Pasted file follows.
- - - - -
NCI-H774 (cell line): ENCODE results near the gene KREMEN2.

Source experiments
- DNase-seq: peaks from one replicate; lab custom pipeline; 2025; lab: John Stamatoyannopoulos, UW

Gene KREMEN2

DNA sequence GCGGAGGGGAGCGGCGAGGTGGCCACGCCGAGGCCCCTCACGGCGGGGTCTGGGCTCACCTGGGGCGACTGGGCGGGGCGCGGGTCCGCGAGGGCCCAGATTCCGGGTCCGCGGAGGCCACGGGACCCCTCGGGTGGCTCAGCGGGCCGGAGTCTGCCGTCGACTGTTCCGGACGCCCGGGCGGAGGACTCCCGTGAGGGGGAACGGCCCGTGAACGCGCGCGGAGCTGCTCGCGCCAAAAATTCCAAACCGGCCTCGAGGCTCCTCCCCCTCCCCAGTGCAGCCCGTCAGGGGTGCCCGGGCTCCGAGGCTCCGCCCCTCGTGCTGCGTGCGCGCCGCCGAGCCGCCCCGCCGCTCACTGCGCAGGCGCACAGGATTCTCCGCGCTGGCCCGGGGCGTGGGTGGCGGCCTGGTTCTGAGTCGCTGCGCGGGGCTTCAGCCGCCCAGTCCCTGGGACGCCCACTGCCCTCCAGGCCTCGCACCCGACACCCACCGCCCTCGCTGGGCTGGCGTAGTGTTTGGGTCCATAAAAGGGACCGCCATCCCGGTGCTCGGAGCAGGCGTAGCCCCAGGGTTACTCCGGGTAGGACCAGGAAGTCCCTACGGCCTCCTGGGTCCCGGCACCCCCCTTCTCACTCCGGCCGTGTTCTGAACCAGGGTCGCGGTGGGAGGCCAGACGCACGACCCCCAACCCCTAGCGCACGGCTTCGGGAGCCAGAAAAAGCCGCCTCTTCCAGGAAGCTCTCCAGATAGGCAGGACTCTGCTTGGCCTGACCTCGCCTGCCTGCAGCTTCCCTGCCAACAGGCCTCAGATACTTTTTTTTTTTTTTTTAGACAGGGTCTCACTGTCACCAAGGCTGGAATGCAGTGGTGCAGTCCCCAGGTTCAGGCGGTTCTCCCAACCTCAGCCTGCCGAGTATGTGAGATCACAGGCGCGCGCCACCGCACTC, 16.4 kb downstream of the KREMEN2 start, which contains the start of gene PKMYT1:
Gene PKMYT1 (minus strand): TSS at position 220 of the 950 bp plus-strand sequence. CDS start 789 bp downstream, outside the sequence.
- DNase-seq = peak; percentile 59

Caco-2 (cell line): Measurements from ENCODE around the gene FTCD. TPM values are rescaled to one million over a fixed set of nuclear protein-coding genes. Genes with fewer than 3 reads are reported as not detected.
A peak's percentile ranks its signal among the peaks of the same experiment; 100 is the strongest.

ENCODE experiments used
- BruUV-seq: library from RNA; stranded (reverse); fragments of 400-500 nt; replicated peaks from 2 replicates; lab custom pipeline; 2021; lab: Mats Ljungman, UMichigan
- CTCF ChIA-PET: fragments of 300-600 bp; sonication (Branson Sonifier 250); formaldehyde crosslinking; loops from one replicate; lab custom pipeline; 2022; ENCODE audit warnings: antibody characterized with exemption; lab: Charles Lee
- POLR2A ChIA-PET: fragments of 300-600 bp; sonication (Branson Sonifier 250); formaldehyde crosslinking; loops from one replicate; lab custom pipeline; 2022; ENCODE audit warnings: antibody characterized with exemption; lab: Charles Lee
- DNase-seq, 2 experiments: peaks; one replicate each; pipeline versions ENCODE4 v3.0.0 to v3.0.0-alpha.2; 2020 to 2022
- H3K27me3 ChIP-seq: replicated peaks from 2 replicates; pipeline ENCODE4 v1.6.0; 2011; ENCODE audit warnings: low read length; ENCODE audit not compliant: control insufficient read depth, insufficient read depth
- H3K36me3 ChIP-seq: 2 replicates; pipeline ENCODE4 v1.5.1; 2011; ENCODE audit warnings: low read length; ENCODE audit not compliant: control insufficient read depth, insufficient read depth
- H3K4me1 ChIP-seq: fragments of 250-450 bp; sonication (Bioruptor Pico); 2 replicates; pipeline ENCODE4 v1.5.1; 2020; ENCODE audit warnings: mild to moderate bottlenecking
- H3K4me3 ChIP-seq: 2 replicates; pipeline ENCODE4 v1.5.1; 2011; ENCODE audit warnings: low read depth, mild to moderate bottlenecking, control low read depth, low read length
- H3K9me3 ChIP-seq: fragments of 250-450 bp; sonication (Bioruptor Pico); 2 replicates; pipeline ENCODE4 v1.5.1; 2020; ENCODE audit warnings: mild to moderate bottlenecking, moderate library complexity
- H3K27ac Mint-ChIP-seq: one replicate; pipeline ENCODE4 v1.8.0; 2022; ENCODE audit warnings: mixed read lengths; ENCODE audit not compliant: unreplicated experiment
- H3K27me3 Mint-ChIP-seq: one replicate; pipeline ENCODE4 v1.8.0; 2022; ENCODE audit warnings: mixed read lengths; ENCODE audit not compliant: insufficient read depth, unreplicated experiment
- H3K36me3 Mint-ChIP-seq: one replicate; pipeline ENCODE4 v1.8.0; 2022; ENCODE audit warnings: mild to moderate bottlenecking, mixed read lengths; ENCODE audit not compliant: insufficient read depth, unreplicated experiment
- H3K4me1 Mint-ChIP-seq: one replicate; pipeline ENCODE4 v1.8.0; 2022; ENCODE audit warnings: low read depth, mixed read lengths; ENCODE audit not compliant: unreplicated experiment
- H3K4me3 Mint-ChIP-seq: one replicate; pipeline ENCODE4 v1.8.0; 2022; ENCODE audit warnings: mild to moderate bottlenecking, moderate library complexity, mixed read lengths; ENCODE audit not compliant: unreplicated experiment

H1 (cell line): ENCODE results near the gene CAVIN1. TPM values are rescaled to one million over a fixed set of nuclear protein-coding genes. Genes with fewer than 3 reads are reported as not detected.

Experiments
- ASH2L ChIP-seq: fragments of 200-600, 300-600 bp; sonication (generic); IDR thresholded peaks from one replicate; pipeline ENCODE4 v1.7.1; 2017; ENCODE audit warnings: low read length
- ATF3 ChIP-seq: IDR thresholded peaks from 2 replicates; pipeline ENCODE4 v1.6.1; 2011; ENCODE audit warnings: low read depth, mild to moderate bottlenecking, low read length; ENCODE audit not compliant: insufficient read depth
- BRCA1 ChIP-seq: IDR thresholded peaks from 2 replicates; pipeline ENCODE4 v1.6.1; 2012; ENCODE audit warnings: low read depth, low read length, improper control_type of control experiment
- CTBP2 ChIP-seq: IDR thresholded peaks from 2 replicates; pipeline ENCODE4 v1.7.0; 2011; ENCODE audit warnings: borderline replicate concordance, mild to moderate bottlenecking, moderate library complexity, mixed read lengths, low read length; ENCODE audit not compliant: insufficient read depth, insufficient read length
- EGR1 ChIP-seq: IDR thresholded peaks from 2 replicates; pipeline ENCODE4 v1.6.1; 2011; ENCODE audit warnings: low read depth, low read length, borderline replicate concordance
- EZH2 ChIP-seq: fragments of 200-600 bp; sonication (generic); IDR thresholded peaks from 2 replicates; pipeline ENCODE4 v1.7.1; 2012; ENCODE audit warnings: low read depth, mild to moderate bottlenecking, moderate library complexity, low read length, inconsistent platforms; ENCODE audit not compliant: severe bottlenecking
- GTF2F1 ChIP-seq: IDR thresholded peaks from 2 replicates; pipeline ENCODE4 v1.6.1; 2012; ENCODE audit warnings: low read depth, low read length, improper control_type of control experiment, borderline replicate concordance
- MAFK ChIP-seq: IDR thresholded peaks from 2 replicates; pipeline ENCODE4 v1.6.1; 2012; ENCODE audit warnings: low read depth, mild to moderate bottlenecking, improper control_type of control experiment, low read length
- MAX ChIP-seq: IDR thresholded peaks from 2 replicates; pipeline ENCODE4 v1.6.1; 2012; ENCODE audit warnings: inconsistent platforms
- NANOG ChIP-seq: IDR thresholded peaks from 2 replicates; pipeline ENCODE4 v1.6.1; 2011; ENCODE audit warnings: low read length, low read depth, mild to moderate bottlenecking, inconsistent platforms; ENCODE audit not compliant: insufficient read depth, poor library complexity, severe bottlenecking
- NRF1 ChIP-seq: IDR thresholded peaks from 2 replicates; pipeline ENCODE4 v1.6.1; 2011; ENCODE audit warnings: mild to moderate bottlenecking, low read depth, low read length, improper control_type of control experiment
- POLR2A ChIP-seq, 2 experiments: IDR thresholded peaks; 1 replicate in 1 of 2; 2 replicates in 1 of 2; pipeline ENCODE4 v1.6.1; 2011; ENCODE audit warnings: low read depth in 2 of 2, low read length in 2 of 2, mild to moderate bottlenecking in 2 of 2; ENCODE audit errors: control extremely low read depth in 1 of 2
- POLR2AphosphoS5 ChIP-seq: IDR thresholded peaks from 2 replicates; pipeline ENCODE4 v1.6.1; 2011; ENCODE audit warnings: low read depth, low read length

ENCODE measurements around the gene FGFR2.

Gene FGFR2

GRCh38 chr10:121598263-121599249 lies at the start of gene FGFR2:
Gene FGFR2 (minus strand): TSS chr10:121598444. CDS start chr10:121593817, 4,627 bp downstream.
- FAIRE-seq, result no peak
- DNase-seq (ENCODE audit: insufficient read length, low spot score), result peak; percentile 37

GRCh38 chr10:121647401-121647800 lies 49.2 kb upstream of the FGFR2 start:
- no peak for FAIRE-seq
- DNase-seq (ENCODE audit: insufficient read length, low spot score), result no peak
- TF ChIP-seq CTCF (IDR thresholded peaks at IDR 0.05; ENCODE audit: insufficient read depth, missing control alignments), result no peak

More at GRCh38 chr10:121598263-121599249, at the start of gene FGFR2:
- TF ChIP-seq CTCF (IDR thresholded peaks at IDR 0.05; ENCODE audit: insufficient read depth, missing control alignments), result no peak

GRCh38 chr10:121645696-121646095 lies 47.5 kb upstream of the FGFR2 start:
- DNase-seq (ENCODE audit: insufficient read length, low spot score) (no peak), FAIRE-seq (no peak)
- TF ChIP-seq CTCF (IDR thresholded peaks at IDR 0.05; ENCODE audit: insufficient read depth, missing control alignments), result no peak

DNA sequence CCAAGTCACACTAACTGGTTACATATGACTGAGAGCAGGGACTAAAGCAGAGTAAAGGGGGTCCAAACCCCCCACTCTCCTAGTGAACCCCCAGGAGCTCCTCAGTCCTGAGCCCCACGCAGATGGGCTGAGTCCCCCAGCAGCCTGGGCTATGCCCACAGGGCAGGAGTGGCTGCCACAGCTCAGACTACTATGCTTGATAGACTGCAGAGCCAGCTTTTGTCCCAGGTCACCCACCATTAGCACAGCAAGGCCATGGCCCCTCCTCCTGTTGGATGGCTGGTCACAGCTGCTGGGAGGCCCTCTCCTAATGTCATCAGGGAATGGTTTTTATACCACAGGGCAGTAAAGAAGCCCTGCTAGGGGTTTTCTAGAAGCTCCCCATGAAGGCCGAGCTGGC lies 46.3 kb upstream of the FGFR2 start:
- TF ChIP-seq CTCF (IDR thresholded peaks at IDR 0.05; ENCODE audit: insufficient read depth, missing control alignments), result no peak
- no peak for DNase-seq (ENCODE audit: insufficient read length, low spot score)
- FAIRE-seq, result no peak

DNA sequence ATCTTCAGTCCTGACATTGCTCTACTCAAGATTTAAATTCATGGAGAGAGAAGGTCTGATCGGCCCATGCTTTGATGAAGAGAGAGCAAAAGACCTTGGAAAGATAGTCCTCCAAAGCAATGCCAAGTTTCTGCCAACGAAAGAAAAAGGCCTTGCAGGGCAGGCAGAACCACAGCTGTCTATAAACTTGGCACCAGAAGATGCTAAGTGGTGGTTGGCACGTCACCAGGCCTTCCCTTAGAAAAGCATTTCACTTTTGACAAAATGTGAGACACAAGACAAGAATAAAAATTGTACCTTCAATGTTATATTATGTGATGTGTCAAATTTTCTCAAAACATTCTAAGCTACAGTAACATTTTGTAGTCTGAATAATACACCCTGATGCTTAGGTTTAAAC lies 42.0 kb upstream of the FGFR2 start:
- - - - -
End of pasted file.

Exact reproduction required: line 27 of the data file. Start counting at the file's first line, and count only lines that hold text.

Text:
- ASH2L ChIP-seq: fragments of 200-600, 300-600 bp; sonication (generic); IDR thresholded peaks from one replicate; pipeline ENCODE4 v1.7.1; 2017; ENCODE audit warnings: low read length